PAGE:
Talk:Amelia Earhart

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Former good article nominee Amelia Earhart was a good articles nominee, but did not meet the good article criteria at the time. There are suggestions below for improving the article. Once these issues have been addressed, the article can be renominated. Editors may also seek a reassessment of the decision if they believe there was a mistake.
October 30, 2009 Good article nominee Not listed


It's the Canadian National Exhibition, not Exposition. John FitzGerald (talk)

So I finally fixed it.John FitzGerald (talk)

1941 Analysis versus Modern Quantitative Techniques[edit]

Check this. Richard Jantz in a 2018 article evaluated Hoodless's methods and compares the Nikumaroro bones with an estimation of Amelia Earhart's bone lengths to conclude that Earhart is more similar to the Nikumarro bones than 99% of individuals in a large reference sample. Richard L. Jantz, (Early View) Amelia Earhart and the Nikumaroro Bones: A 1941 Analysis versus Modern Quantitative Techniques, Forensic Anthropology Vol. 1, No. 2: 1–16 DOI 10.5744/fa.2018.0009

Tip: Click the PDF link on the summary page view the complete article. --Catrachos (talk) 19:49, 9 February 2018 (UTC)

The conclusion of the analysis is based on estimated arm measurements from surviving photographs of Earhart. These estimates were created by Tighar's photoanalyst who has a long history of making claims favorable to Tighar's position. In this case, Tighar has not contracted any independent third-party to perform the analysis. — Preceding unsigned comment added by (talk) 18:49, 31 May 2018 (UTC)


Category:American icons, Category:Female icons. -Inowen (talk) 05:52, 12 March 2018 (UTC)

Edit request / March 2018[edit]

In the "Gardner Island hypothesis" section, remove the Daily Fail reference (no. 215) - it jumps to a conclusion in the title and it's otherwise not a very reliable source. Also, this is a clear case of cite overkill and we probably need to remove some, so let's start with the least reliable one. (talk) 23:06, 17 March 2018 (UTC)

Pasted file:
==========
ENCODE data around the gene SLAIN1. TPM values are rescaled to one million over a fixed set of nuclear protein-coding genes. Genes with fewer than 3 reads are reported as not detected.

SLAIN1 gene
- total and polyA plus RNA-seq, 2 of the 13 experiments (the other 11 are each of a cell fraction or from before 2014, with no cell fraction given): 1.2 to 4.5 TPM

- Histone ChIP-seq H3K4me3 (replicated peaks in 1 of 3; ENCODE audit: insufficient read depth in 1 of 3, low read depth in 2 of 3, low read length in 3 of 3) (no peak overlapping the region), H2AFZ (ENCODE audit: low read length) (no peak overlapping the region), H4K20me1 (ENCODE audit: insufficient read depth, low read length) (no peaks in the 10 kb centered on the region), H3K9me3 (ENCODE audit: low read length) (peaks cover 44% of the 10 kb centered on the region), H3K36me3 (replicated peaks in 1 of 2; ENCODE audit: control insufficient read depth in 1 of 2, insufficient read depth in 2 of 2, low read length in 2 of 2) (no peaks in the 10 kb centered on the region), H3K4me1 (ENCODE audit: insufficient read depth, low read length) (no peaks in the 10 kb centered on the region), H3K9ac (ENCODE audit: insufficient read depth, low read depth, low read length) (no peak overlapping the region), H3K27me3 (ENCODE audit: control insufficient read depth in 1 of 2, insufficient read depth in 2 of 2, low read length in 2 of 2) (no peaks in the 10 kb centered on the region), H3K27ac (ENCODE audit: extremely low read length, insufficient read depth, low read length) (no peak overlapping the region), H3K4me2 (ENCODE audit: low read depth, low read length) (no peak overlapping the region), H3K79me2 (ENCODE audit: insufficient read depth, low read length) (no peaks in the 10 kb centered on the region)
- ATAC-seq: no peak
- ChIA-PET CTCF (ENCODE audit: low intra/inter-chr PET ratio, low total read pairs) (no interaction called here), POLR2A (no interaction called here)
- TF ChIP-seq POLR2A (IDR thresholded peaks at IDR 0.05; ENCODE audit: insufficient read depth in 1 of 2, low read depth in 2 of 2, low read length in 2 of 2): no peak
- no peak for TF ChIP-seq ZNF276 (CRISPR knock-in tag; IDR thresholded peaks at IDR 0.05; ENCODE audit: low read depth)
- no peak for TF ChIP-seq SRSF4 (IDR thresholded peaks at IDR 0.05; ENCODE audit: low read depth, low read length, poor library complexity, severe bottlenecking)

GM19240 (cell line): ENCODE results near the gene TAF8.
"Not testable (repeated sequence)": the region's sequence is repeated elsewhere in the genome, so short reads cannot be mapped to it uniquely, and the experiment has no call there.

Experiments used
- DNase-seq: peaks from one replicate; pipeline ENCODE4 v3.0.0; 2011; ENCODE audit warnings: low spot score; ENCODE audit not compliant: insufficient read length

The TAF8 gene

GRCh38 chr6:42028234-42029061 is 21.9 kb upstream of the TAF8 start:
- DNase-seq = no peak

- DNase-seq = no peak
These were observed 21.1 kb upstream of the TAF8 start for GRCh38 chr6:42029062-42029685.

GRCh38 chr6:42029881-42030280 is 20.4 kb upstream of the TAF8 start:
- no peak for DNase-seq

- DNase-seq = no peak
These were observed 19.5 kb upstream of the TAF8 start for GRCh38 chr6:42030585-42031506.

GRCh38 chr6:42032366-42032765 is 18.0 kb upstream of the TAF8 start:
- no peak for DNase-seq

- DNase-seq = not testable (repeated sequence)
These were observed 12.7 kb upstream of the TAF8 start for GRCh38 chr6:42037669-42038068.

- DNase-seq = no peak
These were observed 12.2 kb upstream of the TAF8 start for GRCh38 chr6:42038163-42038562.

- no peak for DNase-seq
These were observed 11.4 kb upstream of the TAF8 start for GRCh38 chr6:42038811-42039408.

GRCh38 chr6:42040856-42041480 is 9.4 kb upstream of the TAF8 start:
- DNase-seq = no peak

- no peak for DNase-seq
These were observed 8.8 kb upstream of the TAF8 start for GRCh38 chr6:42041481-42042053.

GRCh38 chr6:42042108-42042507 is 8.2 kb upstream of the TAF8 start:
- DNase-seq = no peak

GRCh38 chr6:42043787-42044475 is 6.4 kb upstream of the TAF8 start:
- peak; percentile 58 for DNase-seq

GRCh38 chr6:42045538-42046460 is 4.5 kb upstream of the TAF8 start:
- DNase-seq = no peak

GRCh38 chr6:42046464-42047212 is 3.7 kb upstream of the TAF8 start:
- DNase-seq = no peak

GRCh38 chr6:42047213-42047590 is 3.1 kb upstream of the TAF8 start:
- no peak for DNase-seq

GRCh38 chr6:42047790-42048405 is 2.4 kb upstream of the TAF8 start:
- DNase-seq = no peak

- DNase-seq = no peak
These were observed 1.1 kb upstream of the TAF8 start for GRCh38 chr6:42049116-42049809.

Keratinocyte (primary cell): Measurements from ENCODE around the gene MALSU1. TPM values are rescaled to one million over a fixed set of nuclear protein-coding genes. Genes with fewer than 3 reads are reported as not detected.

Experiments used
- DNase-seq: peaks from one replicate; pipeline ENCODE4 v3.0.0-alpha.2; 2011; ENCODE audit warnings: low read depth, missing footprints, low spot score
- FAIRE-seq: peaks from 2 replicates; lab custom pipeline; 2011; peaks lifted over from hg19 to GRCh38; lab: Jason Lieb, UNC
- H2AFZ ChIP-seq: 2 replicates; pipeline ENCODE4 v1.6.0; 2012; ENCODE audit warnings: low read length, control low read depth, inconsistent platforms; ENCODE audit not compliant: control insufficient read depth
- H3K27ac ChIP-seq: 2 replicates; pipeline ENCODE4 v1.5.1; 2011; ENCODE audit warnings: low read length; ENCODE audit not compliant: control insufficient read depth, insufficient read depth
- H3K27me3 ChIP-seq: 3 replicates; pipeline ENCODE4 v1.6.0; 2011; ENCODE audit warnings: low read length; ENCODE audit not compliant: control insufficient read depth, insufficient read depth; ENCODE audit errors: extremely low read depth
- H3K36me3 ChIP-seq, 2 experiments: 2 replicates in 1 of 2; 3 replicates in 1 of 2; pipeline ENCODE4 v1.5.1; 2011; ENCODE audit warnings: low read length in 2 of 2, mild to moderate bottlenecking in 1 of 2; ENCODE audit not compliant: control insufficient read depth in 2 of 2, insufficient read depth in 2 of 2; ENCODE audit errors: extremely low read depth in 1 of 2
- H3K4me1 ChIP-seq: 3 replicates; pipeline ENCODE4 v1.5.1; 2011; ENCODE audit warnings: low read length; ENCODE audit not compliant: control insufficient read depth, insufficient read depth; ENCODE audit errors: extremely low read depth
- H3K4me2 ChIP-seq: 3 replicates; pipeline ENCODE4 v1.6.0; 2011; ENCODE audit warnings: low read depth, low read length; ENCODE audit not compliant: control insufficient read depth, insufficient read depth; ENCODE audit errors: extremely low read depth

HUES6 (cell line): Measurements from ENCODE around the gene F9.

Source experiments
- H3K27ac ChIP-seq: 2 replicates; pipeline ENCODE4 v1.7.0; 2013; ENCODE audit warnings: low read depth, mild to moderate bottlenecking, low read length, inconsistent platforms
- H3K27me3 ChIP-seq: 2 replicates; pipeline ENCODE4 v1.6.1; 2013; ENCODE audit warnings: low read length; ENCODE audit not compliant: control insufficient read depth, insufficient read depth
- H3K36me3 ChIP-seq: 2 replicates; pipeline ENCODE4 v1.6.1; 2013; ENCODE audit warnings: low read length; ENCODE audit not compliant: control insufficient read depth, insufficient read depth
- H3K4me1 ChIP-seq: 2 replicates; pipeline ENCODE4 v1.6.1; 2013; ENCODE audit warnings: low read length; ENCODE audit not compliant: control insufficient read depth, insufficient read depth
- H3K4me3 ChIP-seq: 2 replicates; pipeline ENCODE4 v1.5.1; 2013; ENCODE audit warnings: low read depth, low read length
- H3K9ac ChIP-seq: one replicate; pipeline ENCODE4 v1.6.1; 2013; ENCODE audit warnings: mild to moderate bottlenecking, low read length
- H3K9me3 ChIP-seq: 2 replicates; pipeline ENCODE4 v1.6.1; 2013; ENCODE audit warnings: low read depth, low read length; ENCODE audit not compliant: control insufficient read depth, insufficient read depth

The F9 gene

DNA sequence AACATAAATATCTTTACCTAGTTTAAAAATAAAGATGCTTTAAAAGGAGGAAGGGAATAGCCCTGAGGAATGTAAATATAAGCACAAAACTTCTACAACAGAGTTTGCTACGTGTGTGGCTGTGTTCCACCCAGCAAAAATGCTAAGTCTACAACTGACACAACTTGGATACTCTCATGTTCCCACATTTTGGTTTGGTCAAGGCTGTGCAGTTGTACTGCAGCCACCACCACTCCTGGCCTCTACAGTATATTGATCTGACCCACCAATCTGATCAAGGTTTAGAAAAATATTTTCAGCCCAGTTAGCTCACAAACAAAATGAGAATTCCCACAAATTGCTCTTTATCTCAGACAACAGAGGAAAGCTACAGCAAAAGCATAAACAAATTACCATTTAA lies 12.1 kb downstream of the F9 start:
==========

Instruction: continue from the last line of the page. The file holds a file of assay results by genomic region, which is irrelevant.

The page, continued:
DoneAmmarpad (talk) 06:12, 18 March 2018 (UTC)

Whooaaa! Not settled.[edit]

In the "Gardner Island hypothesis" section someone added the statement, "He concluded that the bones are the remains of Earhart." Having read the scientific article, I don't think that was the conclusion. The 2018 Jantz article concluded that based on the methodologies of the investigation, the bones matched those of Amelia Earhart's better than 99% of a sample group. The subsequently cited Chicago Times article was a journalist's account of the Jantz article. As journalists have to sell papers, it went for the good title but if you read beyond the title, the Chicago Times article, in an example of good science journalism, accurately captures the scientific nuances of the 2018 Jantz article. And these aren't "that the bones are the remains of Earhart." The sampling methodologies, assumptions, and conclusions still have to stand up to review by other researchers, and be collaborated by all available and future evidence, the best of which would be finding the plane on the sea floor around Gardner Island. Meanwhile, as intriguing as the hypothesis and evidence are, as far as I can tell, the "Gardner Island hypothesis" is still just that. It doesn't appear to have met scientific criteria that define "scientific fact." For instance, I'd at least want to hear from the researchers who came to different conclusions in the earlier cited studies. If the hypothesis is correct, researchers will eventually find the Lockheed Model 10-E Electra on the sea floor, and that hasn't happened yet. I'm not saying that won't happen nor would I be any less pleased than anyone else, but the Wikipedia account shouldn't get ahead of the actual investigation. That doesn't serve anyone. --Catrachos (talk) 16:39, 23 March 2018 (UTC)

I would attenuate or delete the Jantz content. We don't have the bones, and Jantz is a primary source. I don't see a lot of medical sources saying they are Earhart's bones (and the forensic community could only say consistent with); we should not give one researcher a lot of weight/WP:UNDUE. Especially when so much speculation is involved. I'm also leery of the paper's connection to TIGHAR and the comparison set. We, as editors, may not evaluate the sources one way or the other. Bones were found on the island; they were forwarded with the belief they might be Earhart's; a medical examiner at the time thought they weren't; since then, there's been some controversy. No secondary source has weighed in, so We don't need to say more. Glrx (talk) 02:51, 24 March 2018 (UTC)
I agree with this stance. Binksternet (talk) 07:48, 24 March 2018 (UTC)

Semi-protected edit request on 11 May 2018[edit]

She disappeared and that's official. Other than that, we don't know anything, so don't act like we do with the whole "dead in absentia" nonsense. Just stick to the facts. 2601:150:4001:7D0:195F:96E7:F6A0:D919 (talk) 06:01, 11 May 2018 (UTC)

What exactly do you want changed and what to? clpo13(talk) 06:06, 11 May 2018 (UTC)
Not done death in absentia was legally declared by the court, that is a "fact", and is what the article states. We can't over-rule a court decision, and it is important that we state it, rather than pretend otherwise. - Arjayay (talk) 09:05, 11 May 2018 (UTC)